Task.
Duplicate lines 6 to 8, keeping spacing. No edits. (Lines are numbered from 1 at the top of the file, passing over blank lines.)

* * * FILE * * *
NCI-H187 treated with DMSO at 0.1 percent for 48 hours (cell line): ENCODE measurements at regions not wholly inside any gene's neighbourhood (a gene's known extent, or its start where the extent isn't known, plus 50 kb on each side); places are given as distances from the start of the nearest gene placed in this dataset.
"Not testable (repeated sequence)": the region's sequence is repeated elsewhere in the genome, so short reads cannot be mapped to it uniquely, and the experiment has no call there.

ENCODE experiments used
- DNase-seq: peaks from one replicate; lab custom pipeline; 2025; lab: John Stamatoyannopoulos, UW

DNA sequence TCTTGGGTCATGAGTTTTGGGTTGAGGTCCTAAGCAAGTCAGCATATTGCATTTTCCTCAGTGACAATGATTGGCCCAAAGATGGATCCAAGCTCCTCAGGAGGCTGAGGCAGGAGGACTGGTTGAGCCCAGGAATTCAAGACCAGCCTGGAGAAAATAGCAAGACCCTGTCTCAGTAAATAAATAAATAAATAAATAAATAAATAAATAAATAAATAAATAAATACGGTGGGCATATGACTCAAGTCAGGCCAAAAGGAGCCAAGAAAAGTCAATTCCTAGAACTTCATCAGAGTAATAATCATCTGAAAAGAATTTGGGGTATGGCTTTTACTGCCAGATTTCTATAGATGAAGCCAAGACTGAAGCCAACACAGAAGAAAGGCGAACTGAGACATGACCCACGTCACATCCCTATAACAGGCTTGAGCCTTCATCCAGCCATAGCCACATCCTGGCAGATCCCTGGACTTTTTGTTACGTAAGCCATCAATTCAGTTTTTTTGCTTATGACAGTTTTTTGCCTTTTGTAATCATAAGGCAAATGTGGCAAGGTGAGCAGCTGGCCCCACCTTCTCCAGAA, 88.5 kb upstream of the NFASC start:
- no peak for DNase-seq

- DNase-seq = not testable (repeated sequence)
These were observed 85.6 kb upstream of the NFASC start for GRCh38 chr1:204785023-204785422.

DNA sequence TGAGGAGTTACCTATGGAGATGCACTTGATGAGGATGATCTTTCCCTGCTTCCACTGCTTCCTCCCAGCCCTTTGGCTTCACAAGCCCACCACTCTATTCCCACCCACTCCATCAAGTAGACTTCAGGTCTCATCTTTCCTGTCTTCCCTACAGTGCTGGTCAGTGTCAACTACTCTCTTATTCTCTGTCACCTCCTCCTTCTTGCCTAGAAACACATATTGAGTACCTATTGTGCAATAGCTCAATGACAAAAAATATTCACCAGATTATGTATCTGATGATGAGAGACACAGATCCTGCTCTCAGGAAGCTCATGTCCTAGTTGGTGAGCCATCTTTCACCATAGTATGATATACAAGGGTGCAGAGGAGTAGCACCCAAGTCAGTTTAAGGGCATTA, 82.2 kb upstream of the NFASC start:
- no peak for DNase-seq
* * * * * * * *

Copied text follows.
- no peak for DNase-seq

- DNase-seq = not testable (repeated sequence)
These were observed 85.6 kb upstream of the NFASC start for GRCh38 chr1:204785023-204785422.